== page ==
Her friend, Cynthia Lane, refuses to believe Mr. Trump's apparent support in Texas is real.
"You have to take what the polls say with a grain of salt, because I think they are so backward and deep in peoples' pockets," says Ms. Lane, a 38-year-old stay-at-home mother.
The consensus among Mr. Cruz's supporters is that Mr. Trump is an opportunist, someone who will not actually deliver on the rock-ribbed social and economic conservatism both he and Mr. Cruz are promising. It's a view Mr. Trump's opponents are stoking in attack ads, most of which are a carousel of clips of a precampaign Mr. Trump declaring his support for abortion and universal health care.
"Trump is not a conservative. He's changed to be able to get elected," says Dar-Lynn Beard, 66, a bank executive.
They mock his outlandish positions: building a wall along the Mexican border ("Every time he talks, it gets 10 feet higher!" jokes one man) and deporting all illegal immigrants ("That's insane to think you can go round up 12 million people. Where do we live? That's not very American," says Ms. McDermott.) And they contend he is too over the top to be president.
"If you disagree with Trump, he calls you a liar and a louse. That kind of behaviour is really not fitting for a president," says retiree Jim Spurlock, 83.
"He's an embarrassment," chimes in his brother, Pat, 70.
So intense is the dislike among Mr. Cruz's supporters for Mr. Trump that many, including Mr. Spurlock and Mr. Bays, say they would pick Mr. Rubio over him. It may be a surprising statement – Mr. Rubio has, after all, positioned himself as the favourite of the Republican establishment – but to Mr. Cruz's supporters, Mr. Rubio is at least a serious-seeming candidate.
"Trump, in my view, is not the conservative type – he's a rabble-rouser showman," Mr. Bays says. "If it wasn't for Cruz, Rubio would be my next choice."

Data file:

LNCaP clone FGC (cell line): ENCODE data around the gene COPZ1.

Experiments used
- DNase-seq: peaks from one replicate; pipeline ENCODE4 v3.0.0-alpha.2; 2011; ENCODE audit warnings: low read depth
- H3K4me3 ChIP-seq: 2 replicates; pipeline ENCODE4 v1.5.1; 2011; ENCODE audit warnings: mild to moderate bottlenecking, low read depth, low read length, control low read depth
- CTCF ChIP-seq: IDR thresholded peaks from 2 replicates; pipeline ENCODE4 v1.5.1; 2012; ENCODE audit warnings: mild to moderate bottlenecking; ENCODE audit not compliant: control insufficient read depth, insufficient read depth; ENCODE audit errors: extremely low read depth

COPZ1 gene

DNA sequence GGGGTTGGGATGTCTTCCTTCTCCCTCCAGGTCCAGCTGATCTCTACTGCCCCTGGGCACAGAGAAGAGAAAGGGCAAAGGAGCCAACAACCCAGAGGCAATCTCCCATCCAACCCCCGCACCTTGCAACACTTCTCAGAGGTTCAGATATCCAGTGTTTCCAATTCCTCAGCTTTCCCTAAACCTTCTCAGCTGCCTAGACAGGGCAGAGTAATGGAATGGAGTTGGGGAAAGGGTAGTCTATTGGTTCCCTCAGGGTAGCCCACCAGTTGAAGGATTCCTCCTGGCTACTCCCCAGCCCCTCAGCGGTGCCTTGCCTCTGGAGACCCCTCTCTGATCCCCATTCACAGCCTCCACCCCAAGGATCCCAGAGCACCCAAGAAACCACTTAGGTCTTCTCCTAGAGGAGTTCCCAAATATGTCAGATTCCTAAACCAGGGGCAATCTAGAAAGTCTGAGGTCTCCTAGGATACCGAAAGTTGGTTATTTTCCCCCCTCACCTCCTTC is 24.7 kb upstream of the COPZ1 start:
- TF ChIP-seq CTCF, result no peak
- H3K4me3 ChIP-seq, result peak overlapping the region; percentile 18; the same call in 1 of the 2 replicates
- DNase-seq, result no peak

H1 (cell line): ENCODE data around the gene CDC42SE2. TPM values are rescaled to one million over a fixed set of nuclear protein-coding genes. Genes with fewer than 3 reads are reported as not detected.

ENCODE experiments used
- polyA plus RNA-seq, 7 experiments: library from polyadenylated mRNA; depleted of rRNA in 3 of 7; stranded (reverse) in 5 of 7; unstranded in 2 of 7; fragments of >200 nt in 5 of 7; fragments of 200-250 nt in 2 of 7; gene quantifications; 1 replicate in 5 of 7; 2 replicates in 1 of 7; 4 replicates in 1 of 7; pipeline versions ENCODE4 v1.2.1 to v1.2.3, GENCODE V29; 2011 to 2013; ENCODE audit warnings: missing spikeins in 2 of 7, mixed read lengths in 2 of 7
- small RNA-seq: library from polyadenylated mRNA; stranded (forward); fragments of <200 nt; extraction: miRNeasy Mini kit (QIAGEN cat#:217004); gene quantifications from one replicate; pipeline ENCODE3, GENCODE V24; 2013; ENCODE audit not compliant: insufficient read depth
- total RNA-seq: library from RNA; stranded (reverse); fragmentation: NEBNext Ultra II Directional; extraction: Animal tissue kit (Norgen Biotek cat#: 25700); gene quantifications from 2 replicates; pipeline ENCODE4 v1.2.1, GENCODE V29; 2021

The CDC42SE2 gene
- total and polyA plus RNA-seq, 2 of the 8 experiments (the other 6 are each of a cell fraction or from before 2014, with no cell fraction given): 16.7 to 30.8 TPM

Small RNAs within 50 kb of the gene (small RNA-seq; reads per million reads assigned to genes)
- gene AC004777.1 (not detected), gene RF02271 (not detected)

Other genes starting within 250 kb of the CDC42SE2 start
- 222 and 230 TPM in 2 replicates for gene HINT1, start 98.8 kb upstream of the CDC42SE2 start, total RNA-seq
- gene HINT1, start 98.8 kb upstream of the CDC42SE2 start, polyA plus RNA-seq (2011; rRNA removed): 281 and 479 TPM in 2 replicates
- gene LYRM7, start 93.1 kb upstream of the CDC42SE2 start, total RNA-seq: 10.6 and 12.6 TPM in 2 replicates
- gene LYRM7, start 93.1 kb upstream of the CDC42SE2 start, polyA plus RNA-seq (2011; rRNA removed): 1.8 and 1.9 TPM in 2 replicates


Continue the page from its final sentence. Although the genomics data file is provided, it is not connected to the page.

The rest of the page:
Ironically, such sentiments suggest Mr. Trump may actually have more to fear from a Cruz loss in Texas than a victory: If Mr. Cruz exits the race, the heretofore fractured anti-Trump vote could coalesce around Mr. Rubio.
Still, many of Mr. Cruz's backers can understand Mr. Trump's appeal.
Mark Keough, a broad-shouldered man who does double duty as a state legislator and the Bible Church's pastor, says the idea of an outsider coming in and reversing Barack Obama's agenda where Congress has failed is an attractive proposition.
"He has managed to tap into the feelings of the most conservative people. For the first time in a long time, we have a Republican Senate and a Republican House – we go through all the effort to get 'em elected – but they go up there and nothing changes," he says.
Bill O'Sullivan of Texas Patriots, a Woodlands-based Tea Party group backing Mr. Cruz, says Mr. Trump has tapped into a wellspring of disaffection within the party, and combined it with his legendary ability to generate free publicity.
"He became the vessel of a lot of people who have been ignored by the Republican leadership in Washington," he says. "He gets up every morning says 'What do I need to say to lead the news?' It's not built on policy, but that's the world we live in. It's a Kardashian world and he's a Kardashian candidate."
Still, Mr. O'Sullivan contends that a superior ground game, including the grassroots backing of groups like his, will carry the day for Mr. Cruz.
"The only great effort I can see around here is for Cruz," he says. "Trump is relying on stuff from 50,000 feet. We fight with bayonets."
Mr. Keough, for his part, is putting his faith in a power more eternal than the vagaries of media strategy and get-out-the-vote efforts to put Mr. Cruz over the top.
"I'm just hoping and praying that he can pull this off. God raises up kings and takes down kings and puts people in positions of authority, and no man can thwart his hand," Mr. Keough says. "So you prepare, you do everything you can, you work as hard as you can – but at the end of the day the battle is the Lord's."